We now have the answer — nothing has changed. Williams, even with a Republican administration and Congress, can still rely on support from Capitol Hill and from the Bush White House. The bankruptcy of Doctors Community Healthcare Corporation and Greater Southeast Community Hospital has exposed the shaky underpinnings of Williams' health care plan, but the federal government is rushing to Williams' support. Williams is popular with Republicans and the Bush administration because he is a black Democrat who champions many Republican causes, including the privatization of governmental services. For the past year, Tom Scully, the administrator of the Centers for Medicare and Medicaid Services in the US Department of Health and Human Services, has been advising other cities to close their public hospitals and contract with private companies for hospital services, and he has been promoting Williams' plan as a great success. Now that Williams' plan has failed, Scully has ridden to the rescue with a temporary fix for Greater Southeast, giving the hospital a year's deferment from paying its federal debt and advancing it $3 million in outstanding Medicare claims that have not yet been actually approved (see But this is all the loose cash that Scully has at his disposal, and it won't suffice to float Greater Southeast for more than a month or two. Williams' current insistence that he can do anything he wants to restructure the HealthCare Alliance contract on his own, without the approval of the City Council, simply can't last once the money runs out.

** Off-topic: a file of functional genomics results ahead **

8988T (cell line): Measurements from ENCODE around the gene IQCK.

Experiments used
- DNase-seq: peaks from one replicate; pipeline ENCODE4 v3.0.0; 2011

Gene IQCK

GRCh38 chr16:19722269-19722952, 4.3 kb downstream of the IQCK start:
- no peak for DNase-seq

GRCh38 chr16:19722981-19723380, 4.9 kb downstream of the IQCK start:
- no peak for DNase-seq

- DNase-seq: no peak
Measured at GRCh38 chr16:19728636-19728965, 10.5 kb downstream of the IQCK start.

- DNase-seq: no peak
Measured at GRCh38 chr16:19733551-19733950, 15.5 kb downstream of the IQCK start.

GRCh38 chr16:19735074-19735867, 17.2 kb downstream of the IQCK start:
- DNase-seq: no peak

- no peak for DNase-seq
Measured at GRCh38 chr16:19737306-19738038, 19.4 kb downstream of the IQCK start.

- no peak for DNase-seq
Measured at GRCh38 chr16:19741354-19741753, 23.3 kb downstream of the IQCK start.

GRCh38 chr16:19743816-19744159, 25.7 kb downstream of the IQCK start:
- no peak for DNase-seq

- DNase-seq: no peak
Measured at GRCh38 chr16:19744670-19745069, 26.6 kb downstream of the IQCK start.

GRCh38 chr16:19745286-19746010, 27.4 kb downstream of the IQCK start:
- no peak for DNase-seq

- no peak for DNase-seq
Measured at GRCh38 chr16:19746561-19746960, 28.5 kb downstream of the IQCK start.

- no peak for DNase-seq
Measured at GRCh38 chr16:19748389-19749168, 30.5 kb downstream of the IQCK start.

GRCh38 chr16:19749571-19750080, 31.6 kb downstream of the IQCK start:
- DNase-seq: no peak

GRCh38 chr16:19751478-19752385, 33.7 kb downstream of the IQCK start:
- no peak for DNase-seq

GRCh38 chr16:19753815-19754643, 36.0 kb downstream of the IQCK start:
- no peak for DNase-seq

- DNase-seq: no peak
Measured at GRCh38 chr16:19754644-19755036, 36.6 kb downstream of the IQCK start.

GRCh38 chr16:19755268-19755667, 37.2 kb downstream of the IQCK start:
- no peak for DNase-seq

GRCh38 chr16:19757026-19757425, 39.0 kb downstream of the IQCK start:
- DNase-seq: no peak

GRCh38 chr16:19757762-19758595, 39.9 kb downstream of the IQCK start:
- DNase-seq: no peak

Inaccurate Metro Map
Peggy Robin,